That was the moment Buddhism of Siddhartha Gautama was transformed into Sinhala-Buddhism, a new religion of the book, the Mahavamsa. The war against unbelievers was consecrated as sinless and meritorious; a straight path to heavenly bliss, akin to Crusades and Jihads. Not only was Dutugemunu reborn in the highest heaven, according to the Mahawamsa; he “will be the first disciple of the sublime Metteyya, the king’s father (will be) his father and the mother his mother. The younger brother, Saddhatissa will be his second disciple, but Salirajakumara, the king’s son will be the son of the sublime Metteyya”. The Mahawamsa clinches the argument of the meritorious nature of waging war for Buddhism by demonstrating that it will benefit not just the holy warrior but his entire family.

The Mahawamsa was written around seven centuries after the Dutugemunu-Elara war, by a Buddhist monk with a political agenda. Even a passing knowledge of the teachings of Gautama Buddha would suffice to know that shedding all attachments is a sine-qua-non for the attaining of Arhathood. A man or woman with attachments, however understandable or justifiable, is bound to the samsara by those very bonds. Those who have attained Arhathood have no attachments, including to country, race or religion. Nor can they condone any killing. The claim by Bhikku Mahanama that monks who had attained Arhathood justified mass murder in the name of religion was an obvious and an evil lie. Yet this lie has triumphed over the First Precept.

Constantine and his heirs had to remake Jesus from a man of peace to a prince of war; they were aided in this re-make by the vengeful God of the Old Testament. Mahanama had to do the job by himself, without any doctrinal help. He, and not the Buddha, is the true teacher and leader of the likes of the JHU and the BBS.

Myth as Destiny

The Mahawamsa stories are not just popular myths retold in an ancient chronicle. They have determined the trajectory of Ceylon/Sri Lanka in modern times.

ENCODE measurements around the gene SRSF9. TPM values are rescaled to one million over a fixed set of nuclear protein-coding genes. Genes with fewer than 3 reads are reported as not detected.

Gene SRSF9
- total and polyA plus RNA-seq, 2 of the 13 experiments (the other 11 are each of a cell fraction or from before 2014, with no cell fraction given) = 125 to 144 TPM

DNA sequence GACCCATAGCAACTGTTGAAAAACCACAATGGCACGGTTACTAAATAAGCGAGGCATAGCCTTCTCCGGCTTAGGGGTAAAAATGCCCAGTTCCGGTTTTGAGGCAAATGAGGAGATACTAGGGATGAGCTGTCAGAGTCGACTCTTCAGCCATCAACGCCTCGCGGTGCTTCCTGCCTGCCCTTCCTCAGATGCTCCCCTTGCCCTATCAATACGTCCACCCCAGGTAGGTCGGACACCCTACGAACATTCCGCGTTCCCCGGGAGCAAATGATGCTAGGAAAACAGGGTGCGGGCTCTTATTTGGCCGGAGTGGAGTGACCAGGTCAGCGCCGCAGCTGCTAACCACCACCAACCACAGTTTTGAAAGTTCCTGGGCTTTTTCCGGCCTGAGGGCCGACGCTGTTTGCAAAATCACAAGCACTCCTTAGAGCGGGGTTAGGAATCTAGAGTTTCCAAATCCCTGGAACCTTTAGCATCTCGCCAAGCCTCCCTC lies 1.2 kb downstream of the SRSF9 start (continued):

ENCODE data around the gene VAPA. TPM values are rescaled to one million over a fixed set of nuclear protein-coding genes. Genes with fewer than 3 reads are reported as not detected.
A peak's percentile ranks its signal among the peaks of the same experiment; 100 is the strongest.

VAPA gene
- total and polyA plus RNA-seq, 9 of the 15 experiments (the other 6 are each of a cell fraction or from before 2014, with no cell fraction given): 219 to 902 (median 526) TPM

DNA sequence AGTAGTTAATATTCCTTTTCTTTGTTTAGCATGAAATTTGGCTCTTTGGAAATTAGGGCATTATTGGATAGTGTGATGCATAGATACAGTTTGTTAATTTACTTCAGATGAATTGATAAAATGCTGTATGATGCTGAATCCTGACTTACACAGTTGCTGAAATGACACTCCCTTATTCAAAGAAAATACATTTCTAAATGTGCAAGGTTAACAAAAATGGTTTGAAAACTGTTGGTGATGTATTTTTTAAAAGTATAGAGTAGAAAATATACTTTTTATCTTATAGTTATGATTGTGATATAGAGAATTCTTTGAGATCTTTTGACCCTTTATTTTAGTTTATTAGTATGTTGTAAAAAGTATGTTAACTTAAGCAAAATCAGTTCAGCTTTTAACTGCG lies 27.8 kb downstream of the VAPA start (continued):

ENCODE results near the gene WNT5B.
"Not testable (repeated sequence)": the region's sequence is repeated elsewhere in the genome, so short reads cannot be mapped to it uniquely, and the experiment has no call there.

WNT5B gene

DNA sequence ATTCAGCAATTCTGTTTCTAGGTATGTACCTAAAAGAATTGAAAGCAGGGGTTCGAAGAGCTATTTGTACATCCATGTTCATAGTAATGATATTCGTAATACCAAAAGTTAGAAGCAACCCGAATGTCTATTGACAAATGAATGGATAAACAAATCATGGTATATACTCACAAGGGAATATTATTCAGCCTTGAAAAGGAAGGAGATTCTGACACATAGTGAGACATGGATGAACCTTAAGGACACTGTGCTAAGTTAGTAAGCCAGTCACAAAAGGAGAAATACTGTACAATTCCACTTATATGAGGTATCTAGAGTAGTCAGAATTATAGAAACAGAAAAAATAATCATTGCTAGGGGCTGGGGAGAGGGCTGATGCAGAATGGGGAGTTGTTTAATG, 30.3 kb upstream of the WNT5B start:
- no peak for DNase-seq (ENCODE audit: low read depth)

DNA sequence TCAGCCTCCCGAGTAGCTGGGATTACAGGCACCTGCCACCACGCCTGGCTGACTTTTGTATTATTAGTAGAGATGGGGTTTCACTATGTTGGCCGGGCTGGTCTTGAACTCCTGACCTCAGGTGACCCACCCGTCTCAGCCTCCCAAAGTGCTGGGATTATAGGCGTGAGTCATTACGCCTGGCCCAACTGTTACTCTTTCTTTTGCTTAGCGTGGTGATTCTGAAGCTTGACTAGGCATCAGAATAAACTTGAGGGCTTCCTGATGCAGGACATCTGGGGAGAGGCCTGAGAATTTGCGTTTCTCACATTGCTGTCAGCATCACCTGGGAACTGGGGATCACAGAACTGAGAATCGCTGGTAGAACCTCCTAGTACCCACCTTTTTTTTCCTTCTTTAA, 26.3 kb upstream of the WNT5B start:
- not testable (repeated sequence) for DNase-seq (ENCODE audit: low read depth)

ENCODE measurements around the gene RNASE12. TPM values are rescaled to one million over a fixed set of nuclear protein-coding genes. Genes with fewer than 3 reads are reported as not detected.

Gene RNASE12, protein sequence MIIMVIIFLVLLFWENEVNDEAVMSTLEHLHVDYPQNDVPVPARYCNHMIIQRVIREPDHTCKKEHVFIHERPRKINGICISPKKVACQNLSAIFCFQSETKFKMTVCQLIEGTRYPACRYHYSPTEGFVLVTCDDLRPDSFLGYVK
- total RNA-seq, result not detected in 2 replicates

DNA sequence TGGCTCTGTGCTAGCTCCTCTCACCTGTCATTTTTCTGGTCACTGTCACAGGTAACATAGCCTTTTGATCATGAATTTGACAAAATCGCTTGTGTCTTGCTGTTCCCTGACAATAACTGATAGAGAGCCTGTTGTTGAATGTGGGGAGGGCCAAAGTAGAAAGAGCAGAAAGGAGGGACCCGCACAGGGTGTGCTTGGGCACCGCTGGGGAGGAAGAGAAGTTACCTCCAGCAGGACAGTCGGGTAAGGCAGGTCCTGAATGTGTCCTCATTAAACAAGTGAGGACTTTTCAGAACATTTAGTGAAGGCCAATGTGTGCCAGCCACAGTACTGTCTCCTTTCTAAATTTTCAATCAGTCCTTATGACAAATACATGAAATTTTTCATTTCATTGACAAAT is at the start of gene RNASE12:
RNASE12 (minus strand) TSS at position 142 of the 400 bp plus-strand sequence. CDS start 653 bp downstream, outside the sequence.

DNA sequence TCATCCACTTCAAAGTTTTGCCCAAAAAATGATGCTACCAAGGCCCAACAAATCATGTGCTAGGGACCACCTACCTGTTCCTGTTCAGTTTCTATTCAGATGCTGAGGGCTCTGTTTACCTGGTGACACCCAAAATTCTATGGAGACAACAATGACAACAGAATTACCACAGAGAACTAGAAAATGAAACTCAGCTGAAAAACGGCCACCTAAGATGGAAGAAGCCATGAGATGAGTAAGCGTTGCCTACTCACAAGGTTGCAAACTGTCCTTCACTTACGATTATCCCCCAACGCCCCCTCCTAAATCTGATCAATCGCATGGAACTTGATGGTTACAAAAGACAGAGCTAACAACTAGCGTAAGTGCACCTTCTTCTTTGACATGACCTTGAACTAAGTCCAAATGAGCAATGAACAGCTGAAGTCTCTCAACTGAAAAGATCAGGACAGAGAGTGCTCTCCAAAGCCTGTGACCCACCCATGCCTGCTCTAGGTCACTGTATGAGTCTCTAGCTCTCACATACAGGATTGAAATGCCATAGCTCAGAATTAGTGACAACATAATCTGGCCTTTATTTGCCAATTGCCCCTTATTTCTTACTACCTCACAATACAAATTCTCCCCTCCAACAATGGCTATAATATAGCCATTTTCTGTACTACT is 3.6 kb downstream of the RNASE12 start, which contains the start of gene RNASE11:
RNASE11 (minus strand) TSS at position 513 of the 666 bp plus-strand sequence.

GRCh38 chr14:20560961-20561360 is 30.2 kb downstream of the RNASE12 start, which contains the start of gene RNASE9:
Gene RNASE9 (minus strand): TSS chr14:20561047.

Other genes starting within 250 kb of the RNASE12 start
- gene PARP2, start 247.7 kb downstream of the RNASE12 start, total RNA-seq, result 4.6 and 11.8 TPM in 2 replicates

The anti-minority nature of the 19th Century Buddhist renaissance, under the tutelage of Anagarika Dharmapala, was fuelled by the Mahawamsa myths. Distorted and enslaved by the Mahawamsa myths, Sinhala-Buddhism lost the ability to appeal to Tamils or to create a Lankan Dr. Ambedkar. Had there been a significant segment of Buddhist Tamils, with a voice within the Sangha, our post-Independence history may have taken a less destructive path. But to be able to appeal to Tamils, Buddhism has to cease being the identity-badge of Sinhala supremacism and reclaim its pre-Mahawamsa universalist potential.

“Our challenge is to devise some arrangement which enables us to coexist if not in amity then at least in forbearance” Jawaharlal Nehru told Andre Malraux (Anti-Memoir). That is the challenge facing any pluralist nation. Sri Lanka will fail to win this challenge, so long as we remain in thrall to Mahawamsa myths.

1 He “caused Vijaya and his followers, seven hundred men, to be shaven over half the head and put them on a ship and sent them forth upon the sea….”

2 He was so just, that gods intervened to end a drought, at his pleading, according to Mahawamsa

3 King Kawantissa and his queen were childless for many years. The Queen sought the advice of a sage and was told to obtain the consent of dying monk to be reincarnated in her womb as her son. The queen attended the monk on his death bed and obtained his consent to her wish. While she was on her way to inform her husband of the felicitous tidings, the monk died and “he returned to a new life in the womb of the queen while she was yet upon her journey; when she perceived this she halted. She sent that message to the king….”